Amy Stimpfel headshot

Amy Witkoski Stimpfel

Assistant Professor

1 212 992 9387

433 First Avenue
Room 658
New York, NY 10010
United States

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Professional overview

Amy Witkoski Stimpfel, PhD, RN joinedthe Rory Meyers College of Nursing as an assistant professor in 2013, following a T-32 post-doctoral fellowship in the Center for Health Outcomes and Policy Research at the University of Pennsylvania. Dr. Witkoski Stimpfel's research is focused on identifying modifiable conditions in nurses’ work environment that influence nurse well-being, such as occupational injuries and burnout, and clinical outcomes, such as quality of care and patient satisfaction. Her scholarship uses theories and methodologies from health services research, occupational health and safety, sleep/chronobiology, and nursing. Dr. Witkoski Stimpfel is currently the Co-Program Director of the NIOSH-funded doctoral training program in Occupational and Environmental Health Nursing.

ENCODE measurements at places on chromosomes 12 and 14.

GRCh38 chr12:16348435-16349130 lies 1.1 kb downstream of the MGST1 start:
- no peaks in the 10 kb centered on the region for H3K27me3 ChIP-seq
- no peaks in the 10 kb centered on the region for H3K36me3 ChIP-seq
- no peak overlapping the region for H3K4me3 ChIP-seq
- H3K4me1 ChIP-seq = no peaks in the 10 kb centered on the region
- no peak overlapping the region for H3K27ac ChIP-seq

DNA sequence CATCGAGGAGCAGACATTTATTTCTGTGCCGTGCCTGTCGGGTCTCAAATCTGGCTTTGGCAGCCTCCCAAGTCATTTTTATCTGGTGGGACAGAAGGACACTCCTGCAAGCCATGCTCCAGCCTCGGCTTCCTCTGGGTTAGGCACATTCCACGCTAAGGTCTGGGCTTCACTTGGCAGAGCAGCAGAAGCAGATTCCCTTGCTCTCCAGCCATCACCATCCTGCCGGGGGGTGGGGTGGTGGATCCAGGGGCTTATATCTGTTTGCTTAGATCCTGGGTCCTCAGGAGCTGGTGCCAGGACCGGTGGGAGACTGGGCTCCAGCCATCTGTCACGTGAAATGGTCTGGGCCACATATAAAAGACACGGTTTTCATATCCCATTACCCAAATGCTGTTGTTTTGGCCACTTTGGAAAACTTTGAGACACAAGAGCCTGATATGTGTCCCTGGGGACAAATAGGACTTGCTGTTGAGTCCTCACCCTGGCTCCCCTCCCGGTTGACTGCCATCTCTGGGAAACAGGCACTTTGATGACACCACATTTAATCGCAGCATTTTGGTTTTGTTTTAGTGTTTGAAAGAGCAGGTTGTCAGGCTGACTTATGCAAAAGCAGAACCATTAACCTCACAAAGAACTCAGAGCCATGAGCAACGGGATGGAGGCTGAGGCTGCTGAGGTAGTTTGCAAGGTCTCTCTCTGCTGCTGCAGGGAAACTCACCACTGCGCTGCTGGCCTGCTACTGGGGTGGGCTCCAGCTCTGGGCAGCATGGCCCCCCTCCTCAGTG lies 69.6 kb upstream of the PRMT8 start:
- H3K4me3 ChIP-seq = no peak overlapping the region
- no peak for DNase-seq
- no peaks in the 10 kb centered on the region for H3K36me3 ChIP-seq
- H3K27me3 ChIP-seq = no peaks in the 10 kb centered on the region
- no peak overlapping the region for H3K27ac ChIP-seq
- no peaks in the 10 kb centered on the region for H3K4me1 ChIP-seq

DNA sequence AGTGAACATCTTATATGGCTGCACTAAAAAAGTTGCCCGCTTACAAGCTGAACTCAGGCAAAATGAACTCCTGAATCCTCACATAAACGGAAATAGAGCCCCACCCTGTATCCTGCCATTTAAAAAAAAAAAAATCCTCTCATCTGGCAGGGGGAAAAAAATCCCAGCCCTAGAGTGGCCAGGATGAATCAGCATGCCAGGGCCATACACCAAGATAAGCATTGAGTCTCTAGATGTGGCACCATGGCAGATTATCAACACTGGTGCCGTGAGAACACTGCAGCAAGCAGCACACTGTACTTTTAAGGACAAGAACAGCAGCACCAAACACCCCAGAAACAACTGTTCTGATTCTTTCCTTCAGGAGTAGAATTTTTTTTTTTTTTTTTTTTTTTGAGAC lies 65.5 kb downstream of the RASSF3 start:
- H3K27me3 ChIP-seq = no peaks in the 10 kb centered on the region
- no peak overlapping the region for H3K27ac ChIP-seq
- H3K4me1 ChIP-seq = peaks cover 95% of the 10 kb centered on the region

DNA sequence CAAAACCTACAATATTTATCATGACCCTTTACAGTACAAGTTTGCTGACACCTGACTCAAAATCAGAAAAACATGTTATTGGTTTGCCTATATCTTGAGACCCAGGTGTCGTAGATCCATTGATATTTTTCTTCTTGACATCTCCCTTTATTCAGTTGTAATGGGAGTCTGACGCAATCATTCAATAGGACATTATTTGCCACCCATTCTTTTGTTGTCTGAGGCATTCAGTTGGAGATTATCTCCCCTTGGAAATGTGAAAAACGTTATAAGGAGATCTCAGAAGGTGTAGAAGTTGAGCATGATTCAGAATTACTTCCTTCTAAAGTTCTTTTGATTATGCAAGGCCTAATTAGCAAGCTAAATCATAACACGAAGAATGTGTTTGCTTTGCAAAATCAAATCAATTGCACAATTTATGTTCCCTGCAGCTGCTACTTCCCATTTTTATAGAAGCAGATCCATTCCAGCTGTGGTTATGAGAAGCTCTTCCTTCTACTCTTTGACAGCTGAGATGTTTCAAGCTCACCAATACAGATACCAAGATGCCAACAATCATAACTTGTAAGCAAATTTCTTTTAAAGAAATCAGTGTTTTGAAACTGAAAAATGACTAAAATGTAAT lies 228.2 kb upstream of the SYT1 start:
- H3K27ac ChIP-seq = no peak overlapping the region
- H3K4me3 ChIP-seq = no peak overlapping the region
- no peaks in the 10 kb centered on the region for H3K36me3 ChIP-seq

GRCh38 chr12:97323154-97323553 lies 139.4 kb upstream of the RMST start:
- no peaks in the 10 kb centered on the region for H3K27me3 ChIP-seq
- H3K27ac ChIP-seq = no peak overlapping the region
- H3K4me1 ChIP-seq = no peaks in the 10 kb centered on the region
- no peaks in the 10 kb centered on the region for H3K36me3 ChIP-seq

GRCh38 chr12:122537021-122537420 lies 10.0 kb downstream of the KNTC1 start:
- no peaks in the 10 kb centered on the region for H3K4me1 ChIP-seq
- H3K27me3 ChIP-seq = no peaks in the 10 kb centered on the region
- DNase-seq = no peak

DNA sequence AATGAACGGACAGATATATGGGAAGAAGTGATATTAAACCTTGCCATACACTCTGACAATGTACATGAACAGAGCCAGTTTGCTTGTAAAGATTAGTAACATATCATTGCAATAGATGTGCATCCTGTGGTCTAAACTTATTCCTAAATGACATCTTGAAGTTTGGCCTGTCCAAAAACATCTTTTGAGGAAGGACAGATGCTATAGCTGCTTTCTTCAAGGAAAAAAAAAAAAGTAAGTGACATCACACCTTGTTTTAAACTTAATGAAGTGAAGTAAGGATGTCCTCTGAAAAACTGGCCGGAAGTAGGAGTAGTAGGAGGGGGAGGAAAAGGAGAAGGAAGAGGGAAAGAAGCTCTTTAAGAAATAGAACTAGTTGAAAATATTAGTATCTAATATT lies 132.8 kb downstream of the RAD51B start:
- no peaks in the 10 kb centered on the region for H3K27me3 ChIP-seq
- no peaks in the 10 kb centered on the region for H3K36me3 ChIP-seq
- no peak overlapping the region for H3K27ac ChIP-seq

University of Pennsylvania, 2011, PhD
University of Pennsylvania, 2009, MS
Villanova University, 2006, BSN

Honors and awards

At-large member, Advisory Committee of the Interdisciplinary Research Group on Nursing Issues (IRGNI) (2017)
T32 Post-doctoral fellowship, National Institute of Nursing Research (2011)
T01 Pre-doctoral fellowship, National Institute for Occupational Safety and Health (2009)
Cum laude graduate, Villanova University (2006)
Inducted into Sigma Theta Tau International Honor Society (2005)
Connelly-Delouvrier Scholarship for International Nursing in Ireland (2005)


Nursing workforce

Professional membership